Fire

Friday morning’s ride to work was a pain; after being stuck in log-jammed traffic for a good while the bus finally inched towards the West End where we discovered there was a major fire on Princes Street, which had closed the whole thing down, forcing the buses to divert. Since so many go along Princes Street this made a real mess of city traffic and I ended up having to get out well away from work and walking the rest of the way. At least it was a nice morning for a change and not pouring down as usual. As I walked through the Meadows, trying to to be too distracted by a large-chested woman jogging past (the bounce was like the gas suspension on those old Citroens), I noticed some unusual marketing for a Fringe show – instead of flyers they had put chalk outlines of bodies, like a crime scene, on the paths with the show name and venue written inside.

Only partially successful as marketing though – I thought they were cool and passed several (if I hadn’t been on a hurry to get to work before it was even later I’d have stopped for a pic, they’ve probably washed away in the rain now) but all I could recall of them ten minutes later was the cool chalk body outline, not the name of the show or venue. As one friend commented, it was a bit like the cool TV ad from a couple of years back where various components of a car all worked in pieces to make the next piece work – great visual ad, but neither of us can ever recall what make of car it was promoting (and didn’t really care anyway).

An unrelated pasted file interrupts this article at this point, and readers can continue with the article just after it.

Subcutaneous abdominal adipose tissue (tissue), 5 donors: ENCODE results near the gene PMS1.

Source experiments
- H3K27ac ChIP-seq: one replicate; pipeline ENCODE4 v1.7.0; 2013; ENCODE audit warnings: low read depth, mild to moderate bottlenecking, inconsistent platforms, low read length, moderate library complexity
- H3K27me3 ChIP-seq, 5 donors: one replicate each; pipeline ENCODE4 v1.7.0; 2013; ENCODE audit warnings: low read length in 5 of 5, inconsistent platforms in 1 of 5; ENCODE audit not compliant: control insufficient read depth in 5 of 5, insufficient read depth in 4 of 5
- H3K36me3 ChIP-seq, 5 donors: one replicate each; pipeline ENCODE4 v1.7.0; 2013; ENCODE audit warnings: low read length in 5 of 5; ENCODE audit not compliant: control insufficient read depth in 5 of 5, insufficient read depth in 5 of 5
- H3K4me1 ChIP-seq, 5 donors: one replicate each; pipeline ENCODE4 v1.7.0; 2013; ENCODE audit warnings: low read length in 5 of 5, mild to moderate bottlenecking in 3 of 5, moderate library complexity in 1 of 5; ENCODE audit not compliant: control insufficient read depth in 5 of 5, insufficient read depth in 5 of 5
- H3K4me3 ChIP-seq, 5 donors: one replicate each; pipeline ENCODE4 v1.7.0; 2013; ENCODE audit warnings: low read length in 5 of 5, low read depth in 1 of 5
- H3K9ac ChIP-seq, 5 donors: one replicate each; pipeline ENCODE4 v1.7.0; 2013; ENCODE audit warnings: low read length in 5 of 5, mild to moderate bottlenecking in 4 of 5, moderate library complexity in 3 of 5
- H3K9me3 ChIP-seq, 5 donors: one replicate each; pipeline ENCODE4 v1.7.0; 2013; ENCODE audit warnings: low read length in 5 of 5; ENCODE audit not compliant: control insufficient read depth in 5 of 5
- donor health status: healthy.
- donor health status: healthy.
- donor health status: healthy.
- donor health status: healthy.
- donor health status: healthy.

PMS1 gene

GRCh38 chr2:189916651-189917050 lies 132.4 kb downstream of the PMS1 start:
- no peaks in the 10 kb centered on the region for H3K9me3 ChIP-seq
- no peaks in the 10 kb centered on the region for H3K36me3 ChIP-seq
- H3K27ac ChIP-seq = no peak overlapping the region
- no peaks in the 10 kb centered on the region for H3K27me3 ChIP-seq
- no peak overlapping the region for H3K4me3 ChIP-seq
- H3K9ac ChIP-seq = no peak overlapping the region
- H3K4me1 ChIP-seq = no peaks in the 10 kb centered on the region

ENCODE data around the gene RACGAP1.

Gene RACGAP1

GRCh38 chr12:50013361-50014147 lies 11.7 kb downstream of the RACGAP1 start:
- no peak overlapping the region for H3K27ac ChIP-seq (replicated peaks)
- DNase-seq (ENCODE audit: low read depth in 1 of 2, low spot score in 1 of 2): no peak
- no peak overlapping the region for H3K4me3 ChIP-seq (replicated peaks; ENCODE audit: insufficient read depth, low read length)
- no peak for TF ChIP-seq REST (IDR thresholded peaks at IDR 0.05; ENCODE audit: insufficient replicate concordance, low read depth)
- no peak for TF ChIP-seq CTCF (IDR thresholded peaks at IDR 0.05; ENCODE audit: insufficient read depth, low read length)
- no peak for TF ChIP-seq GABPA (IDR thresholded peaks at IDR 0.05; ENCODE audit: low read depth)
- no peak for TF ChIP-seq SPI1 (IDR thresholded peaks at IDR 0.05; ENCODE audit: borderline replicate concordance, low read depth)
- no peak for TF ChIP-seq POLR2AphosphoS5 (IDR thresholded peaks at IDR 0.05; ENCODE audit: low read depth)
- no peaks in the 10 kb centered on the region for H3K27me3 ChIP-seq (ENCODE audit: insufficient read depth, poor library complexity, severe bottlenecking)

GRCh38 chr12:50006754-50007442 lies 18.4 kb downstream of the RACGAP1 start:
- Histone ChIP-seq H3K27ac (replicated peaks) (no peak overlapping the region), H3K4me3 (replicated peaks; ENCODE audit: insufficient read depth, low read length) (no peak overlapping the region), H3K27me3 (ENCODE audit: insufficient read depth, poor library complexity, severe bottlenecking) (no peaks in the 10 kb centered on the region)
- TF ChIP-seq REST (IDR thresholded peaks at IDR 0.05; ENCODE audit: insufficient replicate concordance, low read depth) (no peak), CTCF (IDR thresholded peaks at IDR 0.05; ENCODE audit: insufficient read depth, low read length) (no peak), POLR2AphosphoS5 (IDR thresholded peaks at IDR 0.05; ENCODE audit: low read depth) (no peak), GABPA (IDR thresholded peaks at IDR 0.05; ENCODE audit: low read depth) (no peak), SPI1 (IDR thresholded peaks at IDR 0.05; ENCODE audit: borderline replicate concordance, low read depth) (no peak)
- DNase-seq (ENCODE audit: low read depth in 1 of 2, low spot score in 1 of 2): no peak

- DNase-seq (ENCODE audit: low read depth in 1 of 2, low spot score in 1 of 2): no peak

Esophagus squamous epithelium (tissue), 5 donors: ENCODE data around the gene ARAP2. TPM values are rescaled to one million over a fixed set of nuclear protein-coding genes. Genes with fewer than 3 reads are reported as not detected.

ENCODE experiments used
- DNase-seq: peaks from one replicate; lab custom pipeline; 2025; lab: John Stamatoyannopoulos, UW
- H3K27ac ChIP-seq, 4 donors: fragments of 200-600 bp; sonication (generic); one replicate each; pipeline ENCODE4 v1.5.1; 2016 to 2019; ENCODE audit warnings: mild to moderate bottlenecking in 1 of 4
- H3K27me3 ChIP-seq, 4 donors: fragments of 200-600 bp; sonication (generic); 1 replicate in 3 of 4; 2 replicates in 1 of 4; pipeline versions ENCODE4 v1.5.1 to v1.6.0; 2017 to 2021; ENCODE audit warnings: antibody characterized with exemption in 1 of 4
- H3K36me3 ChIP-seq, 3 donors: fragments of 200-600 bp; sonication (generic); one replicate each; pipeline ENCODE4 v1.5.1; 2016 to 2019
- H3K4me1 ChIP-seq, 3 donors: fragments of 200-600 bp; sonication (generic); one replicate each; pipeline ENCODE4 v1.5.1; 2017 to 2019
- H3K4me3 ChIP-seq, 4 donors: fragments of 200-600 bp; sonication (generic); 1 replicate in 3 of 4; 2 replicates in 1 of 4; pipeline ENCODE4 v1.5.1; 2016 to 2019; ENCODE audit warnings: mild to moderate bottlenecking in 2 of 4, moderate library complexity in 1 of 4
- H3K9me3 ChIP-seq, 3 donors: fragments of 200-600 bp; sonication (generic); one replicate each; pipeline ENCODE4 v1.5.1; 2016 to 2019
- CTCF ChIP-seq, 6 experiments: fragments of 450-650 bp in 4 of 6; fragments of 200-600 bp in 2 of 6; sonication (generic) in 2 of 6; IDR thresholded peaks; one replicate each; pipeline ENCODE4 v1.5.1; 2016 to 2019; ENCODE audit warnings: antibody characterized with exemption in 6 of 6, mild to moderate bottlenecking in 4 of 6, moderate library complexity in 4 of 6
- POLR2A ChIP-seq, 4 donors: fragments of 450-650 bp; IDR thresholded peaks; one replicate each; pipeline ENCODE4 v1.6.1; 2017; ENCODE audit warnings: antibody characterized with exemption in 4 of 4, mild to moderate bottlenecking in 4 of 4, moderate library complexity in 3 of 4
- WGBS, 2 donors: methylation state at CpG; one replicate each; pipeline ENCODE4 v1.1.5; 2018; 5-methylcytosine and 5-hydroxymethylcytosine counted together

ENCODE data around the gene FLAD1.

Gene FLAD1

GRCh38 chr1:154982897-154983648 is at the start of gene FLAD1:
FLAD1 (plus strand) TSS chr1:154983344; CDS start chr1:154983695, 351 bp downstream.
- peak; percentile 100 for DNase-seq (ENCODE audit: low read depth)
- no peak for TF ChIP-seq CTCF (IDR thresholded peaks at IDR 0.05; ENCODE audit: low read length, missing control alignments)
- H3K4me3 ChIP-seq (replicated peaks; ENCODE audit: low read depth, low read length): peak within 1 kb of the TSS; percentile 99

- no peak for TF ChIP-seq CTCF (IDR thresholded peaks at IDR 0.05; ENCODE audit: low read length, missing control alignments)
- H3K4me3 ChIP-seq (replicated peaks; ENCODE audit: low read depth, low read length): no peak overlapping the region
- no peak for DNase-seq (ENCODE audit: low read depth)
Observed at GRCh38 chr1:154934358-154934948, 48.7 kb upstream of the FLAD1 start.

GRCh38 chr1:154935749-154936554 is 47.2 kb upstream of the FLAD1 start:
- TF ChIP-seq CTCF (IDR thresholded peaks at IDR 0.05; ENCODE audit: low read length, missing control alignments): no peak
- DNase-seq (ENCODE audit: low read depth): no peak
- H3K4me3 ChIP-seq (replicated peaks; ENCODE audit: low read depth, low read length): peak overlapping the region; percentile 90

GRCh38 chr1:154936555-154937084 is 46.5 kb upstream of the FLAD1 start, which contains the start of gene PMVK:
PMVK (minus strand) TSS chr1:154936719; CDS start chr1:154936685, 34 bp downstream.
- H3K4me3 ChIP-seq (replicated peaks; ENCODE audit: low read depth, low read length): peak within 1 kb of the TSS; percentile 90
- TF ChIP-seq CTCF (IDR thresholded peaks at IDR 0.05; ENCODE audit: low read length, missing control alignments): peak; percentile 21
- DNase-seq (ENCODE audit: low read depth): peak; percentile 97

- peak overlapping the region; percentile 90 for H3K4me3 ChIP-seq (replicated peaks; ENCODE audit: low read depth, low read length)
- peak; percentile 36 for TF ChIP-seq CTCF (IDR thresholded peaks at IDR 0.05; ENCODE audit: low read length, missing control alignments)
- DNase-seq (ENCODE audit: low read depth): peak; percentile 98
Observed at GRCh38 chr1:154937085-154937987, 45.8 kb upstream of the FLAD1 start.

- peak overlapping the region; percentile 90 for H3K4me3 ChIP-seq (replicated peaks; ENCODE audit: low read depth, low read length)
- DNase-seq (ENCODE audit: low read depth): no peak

I glimpsed smoke from the burning building as the bus turned up onto a diversion and could also see the tall ladder platform – it had a lot of firefighters there and was fairly major. It turned out to be Romanes and Paterson, a shop dealing in kilts and all sorts of Scottish material. Princes Street on the south side is a view to the Castle and Old Town, but the shop side is a real dog’s breakfast of buildings, with a number of fine, old buildings and some truly hideous monstrosities that were allowed to be built there in the 60s and 70s (not architecture’s finest eras) which utterly ruin that side of a major, historic street. And of course it was an old building from 1878 (which is actually new by Edinburgh standards, really) that caught light and not one of the brutally ugly 60s horrors which would be better suited to a shopping block in Murmansk. Couldn’t the gods of architecture and fire have gotten together on this one?